Furthermore, I don’t make the mistake of anthropomorphizing animals. A cat is not just a furry human being. A cat does not have the ability to reflect on its circumstances. When I shoot it, it doesn’t lie there regretting its decisions as it dies, or lamenting the pain it is in. A cat is not due—and is incapable of receiving—the compassion owed to a human being. Mistaking instinctual behavior for emotions is a common error of children; but it does not become clear-thinking adults who wish to base their views on reality.

* A reference to a previous tale I related about a large but harmless spider in my office.

5 comments

  1. Kirk Skeptic

    Is your antagonist a Darwinian? If so, then he is even more absurd, since death is what fuels the engine of natural selection. Many species have become extinct, and the true Darwinian should applaud it. Of course, death often means killing, so killing is justified by evolutionary morality. Feral cats are lousy marksmen – oh well…

  2. Andrew

    Following on from Kirk’s comment…

    A trend I have noticed is to treat any form of environmental change from the current, specifically including extinction of species, as bad. And yet the Darwinian history of the world assumes massive changes and frequent extinctions. That the current state is somehow optimal and must be preserved is always assumed, never argued. Usually without any awareness that this is being done.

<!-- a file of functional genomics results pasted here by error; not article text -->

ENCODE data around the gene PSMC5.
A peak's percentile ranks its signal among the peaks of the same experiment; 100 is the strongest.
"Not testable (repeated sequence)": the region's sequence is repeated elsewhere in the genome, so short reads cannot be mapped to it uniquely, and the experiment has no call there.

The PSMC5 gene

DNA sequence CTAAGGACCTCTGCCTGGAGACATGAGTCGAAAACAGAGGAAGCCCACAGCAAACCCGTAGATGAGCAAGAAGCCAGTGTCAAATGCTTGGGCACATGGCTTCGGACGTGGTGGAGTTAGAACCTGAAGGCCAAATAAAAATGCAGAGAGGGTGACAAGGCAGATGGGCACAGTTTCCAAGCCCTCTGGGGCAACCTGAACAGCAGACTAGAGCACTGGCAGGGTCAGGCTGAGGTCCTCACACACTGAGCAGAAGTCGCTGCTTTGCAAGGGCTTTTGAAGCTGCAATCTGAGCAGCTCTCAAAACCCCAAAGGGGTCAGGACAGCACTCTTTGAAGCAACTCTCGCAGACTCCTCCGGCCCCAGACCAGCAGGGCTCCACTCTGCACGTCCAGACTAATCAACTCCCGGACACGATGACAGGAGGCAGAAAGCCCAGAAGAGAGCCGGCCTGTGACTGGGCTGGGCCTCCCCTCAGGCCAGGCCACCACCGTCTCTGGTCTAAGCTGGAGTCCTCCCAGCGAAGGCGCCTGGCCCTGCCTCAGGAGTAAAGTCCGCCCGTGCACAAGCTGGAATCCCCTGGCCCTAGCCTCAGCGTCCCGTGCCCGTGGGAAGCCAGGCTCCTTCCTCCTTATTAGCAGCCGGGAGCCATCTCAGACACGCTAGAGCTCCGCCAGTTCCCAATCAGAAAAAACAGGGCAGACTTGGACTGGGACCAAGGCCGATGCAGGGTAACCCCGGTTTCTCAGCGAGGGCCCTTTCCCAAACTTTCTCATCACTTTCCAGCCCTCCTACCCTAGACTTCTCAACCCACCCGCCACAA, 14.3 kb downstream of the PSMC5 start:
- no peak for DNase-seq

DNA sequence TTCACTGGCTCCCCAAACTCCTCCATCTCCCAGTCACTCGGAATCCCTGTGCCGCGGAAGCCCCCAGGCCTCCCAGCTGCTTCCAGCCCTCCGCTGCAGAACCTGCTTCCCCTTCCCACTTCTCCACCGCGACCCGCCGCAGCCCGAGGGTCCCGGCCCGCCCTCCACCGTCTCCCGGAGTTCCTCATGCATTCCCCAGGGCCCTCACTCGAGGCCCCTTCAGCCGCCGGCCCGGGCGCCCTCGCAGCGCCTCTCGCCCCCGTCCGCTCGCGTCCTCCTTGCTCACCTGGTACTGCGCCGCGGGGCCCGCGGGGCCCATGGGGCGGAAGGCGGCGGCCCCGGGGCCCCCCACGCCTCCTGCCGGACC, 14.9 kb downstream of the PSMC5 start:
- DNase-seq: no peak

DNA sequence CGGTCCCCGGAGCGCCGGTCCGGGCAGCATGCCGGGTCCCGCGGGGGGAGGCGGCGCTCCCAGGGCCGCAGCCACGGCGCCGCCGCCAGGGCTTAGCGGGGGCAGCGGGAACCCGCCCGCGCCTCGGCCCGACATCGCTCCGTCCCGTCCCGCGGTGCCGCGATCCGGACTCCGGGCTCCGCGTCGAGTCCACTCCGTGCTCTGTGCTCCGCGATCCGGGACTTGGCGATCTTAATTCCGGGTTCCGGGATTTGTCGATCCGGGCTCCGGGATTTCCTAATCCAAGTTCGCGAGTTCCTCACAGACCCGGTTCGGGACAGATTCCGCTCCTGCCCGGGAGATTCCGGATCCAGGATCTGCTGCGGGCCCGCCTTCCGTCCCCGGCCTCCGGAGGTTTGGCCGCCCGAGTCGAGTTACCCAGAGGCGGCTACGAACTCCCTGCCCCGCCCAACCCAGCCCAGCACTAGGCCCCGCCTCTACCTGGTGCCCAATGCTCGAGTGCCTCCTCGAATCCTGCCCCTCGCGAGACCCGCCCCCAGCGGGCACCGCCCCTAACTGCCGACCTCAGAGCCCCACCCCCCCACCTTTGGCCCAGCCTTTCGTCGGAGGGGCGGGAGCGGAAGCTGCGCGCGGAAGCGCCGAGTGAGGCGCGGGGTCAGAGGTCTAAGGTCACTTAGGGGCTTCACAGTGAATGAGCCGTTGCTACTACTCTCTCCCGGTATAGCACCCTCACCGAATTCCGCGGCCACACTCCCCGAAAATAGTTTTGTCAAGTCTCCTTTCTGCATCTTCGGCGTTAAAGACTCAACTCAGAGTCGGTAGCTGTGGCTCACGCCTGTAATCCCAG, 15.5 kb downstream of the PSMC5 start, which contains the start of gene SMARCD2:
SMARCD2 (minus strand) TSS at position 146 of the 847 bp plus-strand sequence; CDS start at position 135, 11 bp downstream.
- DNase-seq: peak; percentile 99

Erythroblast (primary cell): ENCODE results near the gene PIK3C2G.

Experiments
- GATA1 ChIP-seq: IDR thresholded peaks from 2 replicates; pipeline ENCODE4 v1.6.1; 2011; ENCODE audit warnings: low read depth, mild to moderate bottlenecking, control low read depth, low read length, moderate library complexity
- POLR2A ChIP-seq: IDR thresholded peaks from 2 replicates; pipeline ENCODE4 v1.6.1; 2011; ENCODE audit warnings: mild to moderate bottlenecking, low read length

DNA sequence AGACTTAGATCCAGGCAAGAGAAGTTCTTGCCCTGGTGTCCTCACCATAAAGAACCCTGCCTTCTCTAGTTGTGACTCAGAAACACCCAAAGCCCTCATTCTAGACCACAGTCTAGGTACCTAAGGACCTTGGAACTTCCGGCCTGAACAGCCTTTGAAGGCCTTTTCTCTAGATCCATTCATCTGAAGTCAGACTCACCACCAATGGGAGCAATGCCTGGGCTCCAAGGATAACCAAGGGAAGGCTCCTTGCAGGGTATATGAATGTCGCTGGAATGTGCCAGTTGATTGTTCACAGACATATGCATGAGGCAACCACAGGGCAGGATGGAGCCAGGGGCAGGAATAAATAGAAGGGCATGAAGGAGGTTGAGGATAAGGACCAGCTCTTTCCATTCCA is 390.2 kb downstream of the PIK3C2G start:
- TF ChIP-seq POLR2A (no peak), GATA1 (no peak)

The true debater welcomes the pulling back of the curtain, to reveal what is underneath, for that is often more interesting than what sits above. Too often, the modern response is to abuse the one who does so. Are we ready to have the foundations of our house examined, or do we lash out in violence because we fear what flaws may be revealed?

  3. Kirk Skeptic

    @Andrew: it’s not a debate, but, like with the homosexuals, a grand exercise in power politics. Neither of those give a rip about opposing evidence, because both are essentially religious conflicts and the winner takes all.

  4. steve hays

    By Darwinian standards, humans are the alpha predator. Alpha predators don’t defer to weaker animals.

  5. steve hays

    I once saw a special about Darwin, Australia. When it was originally settled, it was infested with salt water crocodiles. Along with Nile crocodiles, these are the most dangerous crocodiles in the world. But the settlers simply shot so many crocs that the remaining ones posed far less threat to the humans. In addition, Darwin had a small human population back then.

    But thanks to animal rights activists, the crocs have repopulated the area. In addition, there are far more human residents. That makes tragic encounters inevitable.

    Of course, this is avoidable by shooting more crocs.